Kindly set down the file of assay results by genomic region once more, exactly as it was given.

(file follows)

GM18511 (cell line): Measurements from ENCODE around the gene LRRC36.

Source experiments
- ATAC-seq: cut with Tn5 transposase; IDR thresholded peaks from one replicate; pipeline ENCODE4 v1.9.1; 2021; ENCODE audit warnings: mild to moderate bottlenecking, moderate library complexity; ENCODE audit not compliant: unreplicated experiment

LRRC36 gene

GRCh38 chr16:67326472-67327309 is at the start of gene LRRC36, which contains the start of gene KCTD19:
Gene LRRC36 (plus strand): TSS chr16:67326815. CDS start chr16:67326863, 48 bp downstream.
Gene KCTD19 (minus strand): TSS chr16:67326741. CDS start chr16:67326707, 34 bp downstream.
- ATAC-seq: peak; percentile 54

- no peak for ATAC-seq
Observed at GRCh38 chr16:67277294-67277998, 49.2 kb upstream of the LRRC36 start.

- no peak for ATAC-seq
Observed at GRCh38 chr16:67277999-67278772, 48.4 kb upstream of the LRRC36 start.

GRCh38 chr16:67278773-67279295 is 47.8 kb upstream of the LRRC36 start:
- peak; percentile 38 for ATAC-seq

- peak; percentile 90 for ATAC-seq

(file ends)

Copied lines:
GM18511 (cell line): Measurements from ENCODE around the gene LRRC36.

Source experiments
- ATAC-seq: cut with Tn5 transposase; IDR thresholded peaks from one replicate; pipeline ENCODE4 v1.9.1; 2021; ENCODE audit warnings: mild to moderate bottlenecking, moderate library complexity; ENCODE audit not compliant: unreplicated experiment

LRRC36 gene

GRCh38 chr16:67326472-67327309 is at the start of gene LRRC36, which contains the start of gene KCTD19:
Gene LRRC36 (plus strand): TSS chr16:67326815. CDS start chr16:67326863, 48 bp downstream.
Gene KCTD19 (minus strand): TSS chr16:67326741. CDS start chr16:67326707, 34 bp downstream.
- ATAC-seq: peak; percentile 54

- no peak for ATAC-seq
Observed at GRCh38 chr16:67277294-67277998, 49.2 kb upstream of the LRRC36 start.

- no peak for ATAC-seq
Observed at GRCh38 chr16:67277999-67278772, 48.4 kb upstream of the LRRC36 start.

GRCh38 chr16:67278773-67279295 is 47.8 kb upstream of the LRRC36 start:
- peak; percentile 38 for ATAC-seq

- peak; percentile 90 for ATAC-seq